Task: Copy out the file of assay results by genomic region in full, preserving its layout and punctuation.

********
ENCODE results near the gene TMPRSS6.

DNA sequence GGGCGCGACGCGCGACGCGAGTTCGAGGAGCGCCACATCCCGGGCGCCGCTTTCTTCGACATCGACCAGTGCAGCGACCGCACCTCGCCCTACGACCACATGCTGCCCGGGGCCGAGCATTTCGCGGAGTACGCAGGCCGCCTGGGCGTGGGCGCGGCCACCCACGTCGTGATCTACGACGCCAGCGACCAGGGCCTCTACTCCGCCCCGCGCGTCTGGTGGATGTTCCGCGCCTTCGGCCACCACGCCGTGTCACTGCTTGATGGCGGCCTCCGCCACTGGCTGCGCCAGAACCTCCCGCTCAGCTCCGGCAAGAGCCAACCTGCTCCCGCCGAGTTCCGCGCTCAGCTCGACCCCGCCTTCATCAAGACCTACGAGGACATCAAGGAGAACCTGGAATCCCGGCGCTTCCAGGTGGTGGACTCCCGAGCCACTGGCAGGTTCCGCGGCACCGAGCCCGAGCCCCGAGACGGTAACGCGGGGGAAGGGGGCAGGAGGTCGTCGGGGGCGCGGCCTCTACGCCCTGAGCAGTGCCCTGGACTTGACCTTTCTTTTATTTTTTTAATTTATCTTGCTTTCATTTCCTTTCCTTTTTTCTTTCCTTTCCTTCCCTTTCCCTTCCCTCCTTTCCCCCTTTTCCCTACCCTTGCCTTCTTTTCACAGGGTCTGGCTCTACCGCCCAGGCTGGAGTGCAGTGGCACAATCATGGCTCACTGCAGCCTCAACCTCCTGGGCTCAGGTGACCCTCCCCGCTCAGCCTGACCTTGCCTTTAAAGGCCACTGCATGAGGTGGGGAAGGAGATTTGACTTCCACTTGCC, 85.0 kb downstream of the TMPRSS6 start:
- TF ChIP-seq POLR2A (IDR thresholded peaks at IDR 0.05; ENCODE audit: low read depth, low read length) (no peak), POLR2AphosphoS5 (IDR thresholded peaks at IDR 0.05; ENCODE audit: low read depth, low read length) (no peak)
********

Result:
ENCODE results near the gene TMPRSS6.

DNA sequence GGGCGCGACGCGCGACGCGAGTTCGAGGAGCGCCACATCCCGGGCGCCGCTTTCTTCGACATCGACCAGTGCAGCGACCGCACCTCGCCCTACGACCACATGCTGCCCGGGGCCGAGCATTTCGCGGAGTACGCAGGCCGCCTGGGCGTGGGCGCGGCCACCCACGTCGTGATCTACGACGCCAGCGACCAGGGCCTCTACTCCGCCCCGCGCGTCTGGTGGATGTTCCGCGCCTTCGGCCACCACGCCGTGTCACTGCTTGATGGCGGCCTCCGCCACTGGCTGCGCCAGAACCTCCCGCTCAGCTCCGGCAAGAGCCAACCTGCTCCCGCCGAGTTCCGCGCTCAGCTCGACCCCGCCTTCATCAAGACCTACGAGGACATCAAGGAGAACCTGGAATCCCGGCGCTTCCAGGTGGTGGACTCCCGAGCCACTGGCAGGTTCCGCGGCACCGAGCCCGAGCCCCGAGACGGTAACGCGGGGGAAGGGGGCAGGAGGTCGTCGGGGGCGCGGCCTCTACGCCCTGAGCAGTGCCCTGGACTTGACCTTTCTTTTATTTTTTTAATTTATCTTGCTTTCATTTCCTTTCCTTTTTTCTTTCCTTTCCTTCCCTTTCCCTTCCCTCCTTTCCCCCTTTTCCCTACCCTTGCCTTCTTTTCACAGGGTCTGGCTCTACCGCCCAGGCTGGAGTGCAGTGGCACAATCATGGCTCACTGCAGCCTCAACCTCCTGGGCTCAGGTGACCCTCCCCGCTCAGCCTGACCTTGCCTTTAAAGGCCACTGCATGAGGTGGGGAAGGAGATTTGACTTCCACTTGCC, 85.0 kb downstream of the TMPRSS6 start:
- TF ChIP-seq POLR2A (IDR thresholded peaks at IDR 0.05; ENCODE audit: low read depth, low read length) (no peak), POLR2AphosphoS5 (IDR thresholded peaks at IDR 0.05; ENCODE audit: low read depth, low read length) (no peak)